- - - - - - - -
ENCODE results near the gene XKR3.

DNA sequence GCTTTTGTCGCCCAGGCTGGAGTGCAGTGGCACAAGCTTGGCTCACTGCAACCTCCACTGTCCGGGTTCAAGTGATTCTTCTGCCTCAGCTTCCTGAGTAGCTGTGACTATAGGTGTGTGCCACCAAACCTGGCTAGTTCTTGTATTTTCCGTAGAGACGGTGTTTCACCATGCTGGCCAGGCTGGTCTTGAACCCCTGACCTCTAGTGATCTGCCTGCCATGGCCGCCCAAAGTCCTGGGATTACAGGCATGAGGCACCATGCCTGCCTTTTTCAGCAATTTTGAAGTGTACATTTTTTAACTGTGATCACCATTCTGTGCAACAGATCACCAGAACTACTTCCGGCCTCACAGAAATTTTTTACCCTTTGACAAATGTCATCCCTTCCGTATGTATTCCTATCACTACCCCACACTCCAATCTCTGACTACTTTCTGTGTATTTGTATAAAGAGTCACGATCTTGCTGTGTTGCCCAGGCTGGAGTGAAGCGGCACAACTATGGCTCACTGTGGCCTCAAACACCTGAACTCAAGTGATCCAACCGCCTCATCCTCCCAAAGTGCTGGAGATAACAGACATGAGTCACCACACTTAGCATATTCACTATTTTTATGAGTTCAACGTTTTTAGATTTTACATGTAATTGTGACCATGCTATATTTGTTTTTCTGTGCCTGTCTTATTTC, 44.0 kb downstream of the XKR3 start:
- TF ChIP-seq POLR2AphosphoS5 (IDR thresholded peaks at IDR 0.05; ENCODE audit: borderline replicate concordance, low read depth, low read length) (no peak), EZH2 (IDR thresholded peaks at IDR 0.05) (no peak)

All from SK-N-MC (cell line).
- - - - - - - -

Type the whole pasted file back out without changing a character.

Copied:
ENCODE results near the gene XKR3.

DNA sequence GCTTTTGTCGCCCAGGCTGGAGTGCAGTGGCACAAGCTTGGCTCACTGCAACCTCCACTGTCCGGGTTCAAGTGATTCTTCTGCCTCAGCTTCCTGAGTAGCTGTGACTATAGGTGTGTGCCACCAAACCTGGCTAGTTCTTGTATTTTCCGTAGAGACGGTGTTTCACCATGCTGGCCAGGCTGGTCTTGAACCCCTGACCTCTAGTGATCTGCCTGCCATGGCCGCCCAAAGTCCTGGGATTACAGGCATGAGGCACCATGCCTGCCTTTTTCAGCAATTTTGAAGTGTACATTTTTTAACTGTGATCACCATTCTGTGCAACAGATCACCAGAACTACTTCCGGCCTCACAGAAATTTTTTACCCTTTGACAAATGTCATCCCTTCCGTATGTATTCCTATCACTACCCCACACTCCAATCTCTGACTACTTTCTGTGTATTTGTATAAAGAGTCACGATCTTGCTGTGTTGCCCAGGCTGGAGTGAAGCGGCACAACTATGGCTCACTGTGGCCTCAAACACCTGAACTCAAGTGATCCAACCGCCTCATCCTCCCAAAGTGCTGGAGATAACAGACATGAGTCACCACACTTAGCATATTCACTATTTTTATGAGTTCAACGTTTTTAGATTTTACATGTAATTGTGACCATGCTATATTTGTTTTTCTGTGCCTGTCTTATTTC, 44.0 kb downstream of the XKR3 start:
- TF ChIP-seq POLR2AphosphoS5 (IDR thresholded peaks at IDR 0.05; ENCODE audit: borderline replicate concordance, low read depth, low read length) (no peak), EZH2 (IDR thresholded peaks at IDR 0.05) (no peak)

All from SK-N-MC (cell line).